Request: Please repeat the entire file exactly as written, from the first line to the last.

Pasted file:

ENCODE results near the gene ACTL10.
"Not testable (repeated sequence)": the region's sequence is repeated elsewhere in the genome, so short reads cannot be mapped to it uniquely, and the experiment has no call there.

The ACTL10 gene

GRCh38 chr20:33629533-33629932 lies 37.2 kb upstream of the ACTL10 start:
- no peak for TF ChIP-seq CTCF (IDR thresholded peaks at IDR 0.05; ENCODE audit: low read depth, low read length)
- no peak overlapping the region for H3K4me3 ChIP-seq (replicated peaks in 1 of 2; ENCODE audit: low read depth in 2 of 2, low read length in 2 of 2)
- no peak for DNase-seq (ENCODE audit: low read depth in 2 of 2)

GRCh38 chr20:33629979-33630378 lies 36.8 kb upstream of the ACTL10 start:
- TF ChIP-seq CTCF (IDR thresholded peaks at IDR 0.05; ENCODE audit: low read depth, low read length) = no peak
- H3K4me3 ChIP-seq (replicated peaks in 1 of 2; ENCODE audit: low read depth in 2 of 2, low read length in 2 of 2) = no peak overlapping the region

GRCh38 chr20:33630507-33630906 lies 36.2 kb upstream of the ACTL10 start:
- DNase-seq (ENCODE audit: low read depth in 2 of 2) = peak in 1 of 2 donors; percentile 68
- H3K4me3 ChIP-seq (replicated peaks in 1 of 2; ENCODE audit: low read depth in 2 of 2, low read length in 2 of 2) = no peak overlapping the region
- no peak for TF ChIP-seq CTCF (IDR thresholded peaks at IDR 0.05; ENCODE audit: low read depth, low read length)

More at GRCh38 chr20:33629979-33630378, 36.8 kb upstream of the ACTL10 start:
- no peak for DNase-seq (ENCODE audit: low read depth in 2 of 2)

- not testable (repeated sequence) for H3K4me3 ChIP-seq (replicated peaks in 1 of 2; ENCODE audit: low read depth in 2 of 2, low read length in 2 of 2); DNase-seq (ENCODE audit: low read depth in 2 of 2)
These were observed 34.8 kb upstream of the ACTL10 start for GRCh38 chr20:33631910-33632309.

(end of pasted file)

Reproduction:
ENCODE results near the gene ACTL10.
"Not testable (repeated sequence)": the region's sequence is repeated elsewhere in the genome, so short reads cannot be mapped to it uniquely, and the experiment has no call there.

The ACTL10 gene

GRCh38 chr20:33629533-33629932 lies 37.2 kb upstream of the ACTL10 start:
- no peak for TF ChIP-seq CTCF (IDR thresholded peaks at IDR 0.05; ENCODE audit: low read depth, low read length)
- no peak overlapping the region for H3K4me3 ChIP-seq (replicated peaks in 1 of 2; ENCODE audit: low read depth in 2 of 2, low read length in 2 of 2)
- no peak for DNase-seq (ENCODE audit: low read depth in 2 of 2)

GRCh38 chr20:33629979-33630378 lies 36.8 kb upstream of the ACTL10 start:
- TF ChIP-seq CTCF (IDR thresholded peaks at IDR 0.05; ENCODE audit: low read depth, low read length) = no peak
- H3K4me3 ChIP-seq (replicated peaks in 1 of 2; ENCODE audit: low read depth in 2 of 2, low read length in 2 of 2) = no peak overlapping the region

GRCh38 chr20:33630507-33630906 lies 36.2 kb upstream of the ACTL10 start:
- DNase-seq (ENCODE audit: low read depth in 2 of 2) = peak in 1 of 2 donors; percentile 68
- H3K4me3 ChIP-seq (replicated peaks in 1 of 2; ENCODE audit: low read depth in 2 of 2, low read length in 2 of 2) = no peak overlapping the region
- no peak for TF ChIP-seq CTCF (IDR thresholded peaks at IDR 0.05; ENCODE audit: low read depth, low read length)

More at GRCh38 chr20:33629979-33630378, 36.8 kb upstream of the ACTL10 start:
- no peak for DNase-seq (ENCODE audit: low read depth in 2 of 2)

- not testable (repeated sequence) for H3K4me3 ChIP-seq (replicated peaks in 1 of 2; ENCODE audit: low read depth in 2 of 2, low read length in 2 of 2); DNase-seq (ENCODE audit: low read depth in 2 of 2)
These were observed 34.8 kb upstream of the ACTL10 start for GRCh38 chr20:33631910-33632309.